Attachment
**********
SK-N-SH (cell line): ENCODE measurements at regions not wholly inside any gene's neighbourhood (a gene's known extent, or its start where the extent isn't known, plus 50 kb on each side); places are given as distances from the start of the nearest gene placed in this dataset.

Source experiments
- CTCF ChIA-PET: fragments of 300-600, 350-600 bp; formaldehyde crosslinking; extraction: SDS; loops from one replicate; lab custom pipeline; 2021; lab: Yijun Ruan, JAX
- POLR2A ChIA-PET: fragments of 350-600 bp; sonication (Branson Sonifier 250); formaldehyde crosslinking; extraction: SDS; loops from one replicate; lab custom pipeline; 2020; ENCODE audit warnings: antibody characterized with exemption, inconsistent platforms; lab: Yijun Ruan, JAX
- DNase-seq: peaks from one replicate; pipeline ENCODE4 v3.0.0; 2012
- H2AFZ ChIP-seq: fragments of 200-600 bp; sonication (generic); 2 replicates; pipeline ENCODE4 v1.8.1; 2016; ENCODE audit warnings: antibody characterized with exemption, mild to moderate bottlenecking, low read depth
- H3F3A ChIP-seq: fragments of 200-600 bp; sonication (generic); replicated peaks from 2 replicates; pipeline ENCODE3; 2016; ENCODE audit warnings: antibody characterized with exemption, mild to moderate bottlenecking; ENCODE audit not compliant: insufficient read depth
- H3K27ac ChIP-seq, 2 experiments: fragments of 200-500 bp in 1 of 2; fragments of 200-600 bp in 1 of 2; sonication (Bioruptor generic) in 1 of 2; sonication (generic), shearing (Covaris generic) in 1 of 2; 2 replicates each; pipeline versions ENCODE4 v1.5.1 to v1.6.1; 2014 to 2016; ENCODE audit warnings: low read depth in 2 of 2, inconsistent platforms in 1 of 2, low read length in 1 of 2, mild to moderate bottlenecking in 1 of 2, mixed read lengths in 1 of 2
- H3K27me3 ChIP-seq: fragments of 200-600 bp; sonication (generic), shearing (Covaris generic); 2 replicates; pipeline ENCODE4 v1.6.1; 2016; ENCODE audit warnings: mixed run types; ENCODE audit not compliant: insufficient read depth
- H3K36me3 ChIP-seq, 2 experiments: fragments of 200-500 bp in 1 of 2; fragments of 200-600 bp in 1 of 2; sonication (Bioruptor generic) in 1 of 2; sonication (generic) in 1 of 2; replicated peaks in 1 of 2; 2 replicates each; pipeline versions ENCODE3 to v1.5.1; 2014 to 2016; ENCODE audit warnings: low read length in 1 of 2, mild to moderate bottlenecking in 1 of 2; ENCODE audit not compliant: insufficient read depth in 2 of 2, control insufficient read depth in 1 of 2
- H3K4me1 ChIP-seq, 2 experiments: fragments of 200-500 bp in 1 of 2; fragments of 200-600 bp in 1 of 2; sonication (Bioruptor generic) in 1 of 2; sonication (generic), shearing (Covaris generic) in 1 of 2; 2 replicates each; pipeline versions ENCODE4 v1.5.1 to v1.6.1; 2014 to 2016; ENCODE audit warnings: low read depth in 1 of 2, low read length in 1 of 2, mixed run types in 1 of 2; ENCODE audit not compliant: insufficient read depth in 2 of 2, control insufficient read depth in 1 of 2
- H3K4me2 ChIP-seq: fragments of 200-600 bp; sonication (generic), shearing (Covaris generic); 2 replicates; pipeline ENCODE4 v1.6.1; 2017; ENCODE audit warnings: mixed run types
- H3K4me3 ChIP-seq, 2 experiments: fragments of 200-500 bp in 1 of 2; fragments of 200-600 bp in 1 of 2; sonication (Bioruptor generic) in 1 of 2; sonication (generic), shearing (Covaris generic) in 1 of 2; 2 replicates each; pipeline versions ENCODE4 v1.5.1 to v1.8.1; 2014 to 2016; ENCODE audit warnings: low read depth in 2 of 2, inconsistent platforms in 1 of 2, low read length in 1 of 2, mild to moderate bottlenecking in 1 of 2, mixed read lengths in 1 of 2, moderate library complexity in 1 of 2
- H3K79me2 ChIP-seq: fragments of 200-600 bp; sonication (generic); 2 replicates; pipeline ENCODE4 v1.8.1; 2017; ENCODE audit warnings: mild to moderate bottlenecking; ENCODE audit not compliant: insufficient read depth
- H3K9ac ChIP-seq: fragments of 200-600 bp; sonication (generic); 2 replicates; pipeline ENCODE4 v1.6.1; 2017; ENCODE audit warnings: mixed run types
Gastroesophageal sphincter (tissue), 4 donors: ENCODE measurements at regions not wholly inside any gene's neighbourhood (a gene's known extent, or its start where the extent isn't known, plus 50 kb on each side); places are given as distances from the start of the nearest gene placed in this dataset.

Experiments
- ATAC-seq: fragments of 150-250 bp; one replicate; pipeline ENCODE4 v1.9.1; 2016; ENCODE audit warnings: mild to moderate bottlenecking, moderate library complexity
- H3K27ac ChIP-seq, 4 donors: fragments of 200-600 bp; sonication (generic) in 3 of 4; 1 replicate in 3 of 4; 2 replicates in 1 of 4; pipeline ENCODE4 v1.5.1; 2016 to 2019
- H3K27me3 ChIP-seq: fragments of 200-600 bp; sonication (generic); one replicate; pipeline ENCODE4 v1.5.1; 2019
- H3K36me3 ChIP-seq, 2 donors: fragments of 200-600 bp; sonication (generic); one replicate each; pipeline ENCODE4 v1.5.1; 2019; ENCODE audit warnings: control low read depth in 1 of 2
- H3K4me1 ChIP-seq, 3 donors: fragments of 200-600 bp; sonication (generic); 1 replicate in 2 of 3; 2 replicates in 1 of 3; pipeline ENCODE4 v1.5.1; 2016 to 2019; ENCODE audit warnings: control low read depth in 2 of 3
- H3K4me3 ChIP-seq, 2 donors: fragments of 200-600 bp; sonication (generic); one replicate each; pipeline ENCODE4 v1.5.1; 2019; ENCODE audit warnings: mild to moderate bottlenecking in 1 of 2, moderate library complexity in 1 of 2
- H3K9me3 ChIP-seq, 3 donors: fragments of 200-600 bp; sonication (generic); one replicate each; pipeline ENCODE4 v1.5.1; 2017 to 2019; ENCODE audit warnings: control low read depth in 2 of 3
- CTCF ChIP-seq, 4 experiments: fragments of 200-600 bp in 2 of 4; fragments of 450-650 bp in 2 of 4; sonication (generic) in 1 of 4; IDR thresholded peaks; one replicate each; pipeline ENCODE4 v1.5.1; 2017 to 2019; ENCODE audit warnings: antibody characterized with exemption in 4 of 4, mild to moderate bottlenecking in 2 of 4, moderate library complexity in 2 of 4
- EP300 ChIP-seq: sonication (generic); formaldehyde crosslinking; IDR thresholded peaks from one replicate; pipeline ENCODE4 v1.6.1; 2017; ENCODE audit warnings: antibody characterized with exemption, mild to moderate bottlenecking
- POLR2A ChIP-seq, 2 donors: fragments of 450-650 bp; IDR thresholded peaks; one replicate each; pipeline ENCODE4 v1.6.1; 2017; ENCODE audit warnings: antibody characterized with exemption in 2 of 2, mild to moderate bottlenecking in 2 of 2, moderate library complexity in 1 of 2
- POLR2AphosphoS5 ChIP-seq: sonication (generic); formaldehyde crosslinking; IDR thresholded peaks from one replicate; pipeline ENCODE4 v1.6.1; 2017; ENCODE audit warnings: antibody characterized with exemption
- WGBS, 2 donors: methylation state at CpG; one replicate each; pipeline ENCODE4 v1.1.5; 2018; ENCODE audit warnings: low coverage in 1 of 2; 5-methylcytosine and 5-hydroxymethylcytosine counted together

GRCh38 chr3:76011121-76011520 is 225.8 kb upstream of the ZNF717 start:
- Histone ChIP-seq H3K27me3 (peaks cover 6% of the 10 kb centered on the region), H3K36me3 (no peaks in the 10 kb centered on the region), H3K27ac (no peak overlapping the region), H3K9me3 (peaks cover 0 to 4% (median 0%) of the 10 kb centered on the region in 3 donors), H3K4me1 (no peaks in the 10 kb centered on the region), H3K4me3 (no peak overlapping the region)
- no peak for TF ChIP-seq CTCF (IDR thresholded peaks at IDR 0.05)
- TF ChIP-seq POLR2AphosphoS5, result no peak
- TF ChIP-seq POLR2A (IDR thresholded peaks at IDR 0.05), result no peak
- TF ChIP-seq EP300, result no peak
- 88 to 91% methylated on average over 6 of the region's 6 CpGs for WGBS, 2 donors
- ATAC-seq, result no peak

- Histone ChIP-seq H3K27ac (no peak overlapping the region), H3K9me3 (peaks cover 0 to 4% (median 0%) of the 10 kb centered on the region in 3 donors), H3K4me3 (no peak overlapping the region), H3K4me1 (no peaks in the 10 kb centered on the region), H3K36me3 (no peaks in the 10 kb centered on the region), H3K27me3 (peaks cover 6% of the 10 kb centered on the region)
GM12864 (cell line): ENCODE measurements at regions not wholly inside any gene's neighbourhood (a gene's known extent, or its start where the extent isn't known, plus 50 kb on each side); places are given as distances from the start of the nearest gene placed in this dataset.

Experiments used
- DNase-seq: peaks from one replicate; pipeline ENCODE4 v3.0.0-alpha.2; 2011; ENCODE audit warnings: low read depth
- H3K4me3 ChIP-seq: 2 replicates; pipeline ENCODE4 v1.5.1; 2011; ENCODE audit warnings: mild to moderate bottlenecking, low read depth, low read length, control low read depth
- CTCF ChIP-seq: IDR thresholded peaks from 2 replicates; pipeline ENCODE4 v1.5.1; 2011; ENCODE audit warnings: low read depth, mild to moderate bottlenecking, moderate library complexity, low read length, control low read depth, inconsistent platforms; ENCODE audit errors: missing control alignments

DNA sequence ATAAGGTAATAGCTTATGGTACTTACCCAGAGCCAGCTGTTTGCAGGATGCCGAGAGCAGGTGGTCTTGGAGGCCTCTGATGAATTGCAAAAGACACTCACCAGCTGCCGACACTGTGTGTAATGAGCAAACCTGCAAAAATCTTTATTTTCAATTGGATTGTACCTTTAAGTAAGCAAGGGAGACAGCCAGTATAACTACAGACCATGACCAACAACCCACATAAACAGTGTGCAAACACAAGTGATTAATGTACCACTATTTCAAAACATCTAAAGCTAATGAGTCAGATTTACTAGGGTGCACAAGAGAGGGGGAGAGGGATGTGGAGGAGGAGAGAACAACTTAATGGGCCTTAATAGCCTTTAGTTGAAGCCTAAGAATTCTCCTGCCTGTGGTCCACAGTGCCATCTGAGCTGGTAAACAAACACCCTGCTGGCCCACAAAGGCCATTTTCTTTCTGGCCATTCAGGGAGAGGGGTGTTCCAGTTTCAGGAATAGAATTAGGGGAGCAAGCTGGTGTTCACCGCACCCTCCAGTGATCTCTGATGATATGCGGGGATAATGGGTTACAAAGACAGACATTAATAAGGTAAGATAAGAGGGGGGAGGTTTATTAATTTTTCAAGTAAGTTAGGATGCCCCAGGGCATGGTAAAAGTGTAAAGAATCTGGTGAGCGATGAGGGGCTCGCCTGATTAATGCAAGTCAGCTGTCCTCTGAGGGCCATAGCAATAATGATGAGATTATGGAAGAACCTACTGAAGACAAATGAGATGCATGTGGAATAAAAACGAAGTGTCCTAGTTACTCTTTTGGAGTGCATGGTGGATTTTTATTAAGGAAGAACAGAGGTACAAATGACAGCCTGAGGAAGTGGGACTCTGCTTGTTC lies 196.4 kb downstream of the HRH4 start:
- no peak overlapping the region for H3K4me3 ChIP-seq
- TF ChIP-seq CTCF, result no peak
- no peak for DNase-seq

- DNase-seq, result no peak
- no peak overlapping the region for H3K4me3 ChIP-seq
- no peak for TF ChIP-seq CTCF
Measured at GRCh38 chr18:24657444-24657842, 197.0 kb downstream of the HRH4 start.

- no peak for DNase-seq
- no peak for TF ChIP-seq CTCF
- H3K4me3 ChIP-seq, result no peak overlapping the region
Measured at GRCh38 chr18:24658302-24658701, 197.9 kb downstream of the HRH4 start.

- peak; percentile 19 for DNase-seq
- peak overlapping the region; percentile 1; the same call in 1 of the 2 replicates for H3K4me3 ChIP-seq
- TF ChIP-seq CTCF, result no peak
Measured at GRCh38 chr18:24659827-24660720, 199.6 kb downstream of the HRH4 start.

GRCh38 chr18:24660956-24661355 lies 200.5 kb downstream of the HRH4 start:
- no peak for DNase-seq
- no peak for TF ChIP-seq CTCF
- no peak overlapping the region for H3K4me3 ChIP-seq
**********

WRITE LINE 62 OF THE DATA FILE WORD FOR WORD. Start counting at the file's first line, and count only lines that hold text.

- no peak for TF ChIP-seq CTCF